Implants seem like an awfully inelegant way to reshape the body. Soon British doctors may be using a patient’s own stem cells to grow bigger breasts:
Professor Kefah Mokbel, a consultant breast surgeon at the London Breast Institute at the Princess Grace hospital, who is in charge of the project, will treat 10 patients from May. He predicts private patients will be able to pay for the procedure within six months at a cost of about £6,500.
The cells will be isolated from a woman’s spare fat, once it has been extracted from her thighs or stomach, using equipment owned by GE Healthcare, a technology company. The concentrated stem cells will then be mixed with another batch of fat before being injected into the breast. It takes several months for the breast to achieve the desired size and shape.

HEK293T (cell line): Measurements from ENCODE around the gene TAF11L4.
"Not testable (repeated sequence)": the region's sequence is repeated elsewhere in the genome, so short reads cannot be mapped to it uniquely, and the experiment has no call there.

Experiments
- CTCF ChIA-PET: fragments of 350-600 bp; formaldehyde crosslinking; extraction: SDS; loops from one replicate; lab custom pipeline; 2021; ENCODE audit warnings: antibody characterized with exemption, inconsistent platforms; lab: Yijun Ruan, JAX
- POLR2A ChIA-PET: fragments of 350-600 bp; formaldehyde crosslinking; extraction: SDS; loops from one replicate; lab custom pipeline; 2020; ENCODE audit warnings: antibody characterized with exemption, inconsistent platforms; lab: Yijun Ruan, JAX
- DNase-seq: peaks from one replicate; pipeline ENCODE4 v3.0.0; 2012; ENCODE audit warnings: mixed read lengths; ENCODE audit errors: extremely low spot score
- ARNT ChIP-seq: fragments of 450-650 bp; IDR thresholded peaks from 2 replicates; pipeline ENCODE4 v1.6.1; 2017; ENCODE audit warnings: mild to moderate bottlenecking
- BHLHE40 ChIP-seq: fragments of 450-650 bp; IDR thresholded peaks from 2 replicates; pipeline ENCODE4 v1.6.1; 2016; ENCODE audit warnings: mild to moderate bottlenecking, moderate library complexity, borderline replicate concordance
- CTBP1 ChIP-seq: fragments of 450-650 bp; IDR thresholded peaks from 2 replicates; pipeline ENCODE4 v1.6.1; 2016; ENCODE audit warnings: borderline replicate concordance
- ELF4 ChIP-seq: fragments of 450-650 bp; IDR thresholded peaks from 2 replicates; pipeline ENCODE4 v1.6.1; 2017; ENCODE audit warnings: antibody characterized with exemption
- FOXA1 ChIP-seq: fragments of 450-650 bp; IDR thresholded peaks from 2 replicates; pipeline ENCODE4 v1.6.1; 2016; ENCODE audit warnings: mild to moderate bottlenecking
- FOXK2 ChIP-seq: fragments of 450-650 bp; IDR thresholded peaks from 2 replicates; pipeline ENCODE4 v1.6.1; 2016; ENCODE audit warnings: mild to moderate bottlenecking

Until now, when fat was transplanted to the breast without extra stem cells, surgeons had difficulty maintaining a blood supply to the new tissue. Surgeons believe the double concentration of stem cells under this technique promotes the growth of blood vessels to ensure a sufficient blood supply circulates to the transplanted fat.
This all sounds quite cutting-edge, which is why I was surprised to read this:
The same technique has been used in Japan for six years, initially to treat women with breast deformities caused by cancer treatment and, more recently, for cosmetic breast augmentation in healthy women.